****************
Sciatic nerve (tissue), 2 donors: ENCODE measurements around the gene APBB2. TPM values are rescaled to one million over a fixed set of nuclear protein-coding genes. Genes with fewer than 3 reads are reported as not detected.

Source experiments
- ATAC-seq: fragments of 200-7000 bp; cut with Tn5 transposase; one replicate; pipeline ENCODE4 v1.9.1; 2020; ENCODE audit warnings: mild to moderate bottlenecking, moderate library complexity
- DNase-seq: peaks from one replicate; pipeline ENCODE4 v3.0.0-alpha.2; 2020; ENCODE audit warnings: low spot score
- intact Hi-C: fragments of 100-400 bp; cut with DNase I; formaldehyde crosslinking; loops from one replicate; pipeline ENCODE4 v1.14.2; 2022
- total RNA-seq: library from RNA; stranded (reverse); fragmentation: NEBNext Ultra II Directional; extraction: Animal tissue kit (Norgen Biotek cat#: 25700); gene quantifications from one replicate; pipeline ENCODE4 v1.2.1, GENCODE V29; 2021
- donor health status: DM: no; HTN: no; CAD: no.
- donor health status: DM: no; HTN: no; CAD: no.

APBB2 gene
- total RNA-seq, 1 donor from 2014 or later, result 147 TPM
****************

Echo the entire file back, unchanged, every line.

Sciatic nerve (tissue), 2 donors: ENCODE measurements around the gene APBB2. TPM values are rescaled to one million over a fixed set of nuclear protein-coding genes. Genes with fewer than 3 reads are reported as not detected.

Source experiments
- ATAC-seq: fragments of 200-7000 bp; cut with Tn5 transposase; one replicate; pipeline ENCODE4 v1.9.1; 2020; ENCODE audit warnings: mild to moderate bottlenecking, moderate library complexity
- DNase-seq: peaks from one replicate; pipeline ENCODE4 v3.0.0-alpha.2; 2020; ENCODE audit warnings: low spot score
- intact Hi-C: fragments of 100-400 bp; cut with DNase I; formaldehyde crosslinking; loops from one replicate; pipeline ENCODE4 v1.14.2; 2022
- total RNA-seq: library from RNA; stranded (reverse); fragmentation: NEBNext Ultra II Directional; extraction: Animal tissue kit (Norgen Biotek cat#: 25700); gene quantifications from one replicate; pipeline ENCODE4 v1.2.1, GENCODE V29; 2021
- donor health status: DM: no; HTN: no; CAD: no.
- donor health status: DM: no; HTN: no; CAD: no.

APBB2 gene
- total RNA-seq, 1 donor from 2014 or later, result 147 TPM